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After holding SCOTUS seat open for a year, Republicans plan to rush Gorsuch confirmation

What’s so urgent, guys?

CREDIT: AP Photo/J. Scott Applewhite
CREDIT: AP Photo/J. Scott Applewhite

Justice Antonin Scalia died nearly an entire year ago, yet Senate Republicans held the seat open for nearly all of 2016 in the hopes that Donald Trump would get to fill it. Now that Trump has named federal appeals court judge Neil Gorsuch as his nominee for that seat, however, Senate Republicans view confirming him as a matter of great urgency.

According to Roll Call’s Niels Lesniewski, Senate Judiciary Chair Chuck Grassley (R-IA) anticipates “a roughly six week timeline” for confirming Gorsuch, with only 3 days of confirmation hearings — only one of which will be used to ask questions of the nominee.

This departs sharply from past practice. Justice Elena Kagan had 4 days of hearings. Justice Sonia Sotomayor had 4 days of hearings. Justice Samuel Alito had 5 days of hearings. Chief Justice John Roberts had 4 days of hearings. Justice Stephen Breyer had 4 days of hearings. Justice Ruth Bader Ginsburg had 4 days of hearings. Justice Clarence Thomas had 11 days of hearings.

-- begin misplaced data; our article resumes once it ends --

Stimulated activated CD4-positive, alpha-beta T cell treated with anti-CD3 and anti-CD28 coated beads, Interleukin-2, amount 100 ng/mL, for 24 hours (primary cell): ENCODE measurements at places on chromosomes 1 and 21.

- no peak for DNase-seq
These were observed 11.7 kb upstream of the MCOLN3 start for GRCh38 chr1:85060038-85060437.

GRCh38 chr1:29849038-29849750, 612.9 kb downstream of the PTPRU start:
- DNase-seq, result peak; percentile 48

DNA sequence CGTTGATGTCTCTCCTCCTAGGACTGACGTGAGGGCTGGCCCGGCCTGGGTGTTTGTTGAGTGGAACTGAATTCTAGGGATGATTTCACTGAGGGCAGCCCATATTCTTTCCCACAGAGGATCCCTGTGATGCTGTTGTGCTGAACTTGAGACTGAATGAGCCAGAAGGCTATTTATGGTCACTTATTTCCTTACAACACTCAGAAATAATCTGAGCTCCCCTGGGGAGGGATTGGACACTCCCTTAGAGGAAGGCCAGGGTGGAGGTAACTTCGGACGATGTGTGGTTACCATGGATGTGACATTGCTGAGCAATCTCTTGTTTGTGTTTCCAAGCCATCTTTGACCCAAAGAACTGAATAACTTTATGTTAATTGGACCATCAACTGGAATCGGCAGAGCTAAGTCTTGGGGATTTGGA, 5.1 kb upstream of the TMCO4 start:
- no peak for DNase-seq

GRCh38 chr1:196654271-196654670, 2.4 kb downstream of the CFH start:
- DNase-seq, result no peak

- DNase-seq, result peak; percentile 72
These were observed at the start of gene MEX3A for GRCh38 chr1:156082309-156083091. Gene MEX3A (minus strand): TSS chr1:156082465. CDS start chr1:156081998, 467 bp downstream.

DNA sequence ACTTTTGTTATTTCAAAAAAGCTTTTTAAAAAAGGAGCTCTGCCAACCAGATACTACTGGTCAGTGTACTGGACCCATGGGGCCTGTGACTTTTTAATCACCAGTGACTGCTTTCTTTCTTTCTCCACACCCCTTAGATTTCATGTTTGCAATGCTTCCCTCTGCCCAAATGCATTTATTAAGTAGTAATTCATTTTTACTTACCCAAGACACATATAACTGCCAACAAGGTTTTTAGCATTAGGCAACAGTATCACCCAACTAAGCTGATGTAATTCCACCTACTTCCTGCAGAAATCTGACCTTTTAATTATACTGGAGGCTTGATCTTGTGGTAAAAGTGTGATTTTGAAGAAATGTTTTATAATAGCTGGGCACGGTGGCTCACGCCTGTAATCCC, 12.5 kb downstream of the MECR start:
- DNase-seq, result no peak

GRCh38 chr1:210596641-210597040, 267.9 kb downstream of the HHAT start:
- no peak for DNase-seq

Indeed, the only sitting justice to have only 3 days of hearings is Justice Anthony Kennedy, who was confirmed in 1987. But Kennedy was also a compromise nominee named by President Ronald Reagan after his original nominee was rejected by the Senate and his second choice withdrew his nomination.

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The six week time frame is also quite unusual. Six weeks is 42 days. Justice Kagan was nominated on May 10, 2010 and confirmed on August 5, 2010 — a total of 87 days. Justice Sotomayor waited 73 days. Justice Alito waited 92 days. Chief Justice Roberts waited 72 days.

A possible explanation for the tight time frame is that six weeks would allow senators to vote on Gorsuch before the Senate’s Easter recess. Lawmakers in both parties have recently faced angry crowds at their constituent events from voters who believe that Republican plans need to be resisted.

Gorsuch voted to reduce access to birth control in the Hobby Lobby case, and his record suggests that he is a staunch opponent of abortion. He also is likely to limit federal agencies’ ability to make new rules protecting workers and the environment.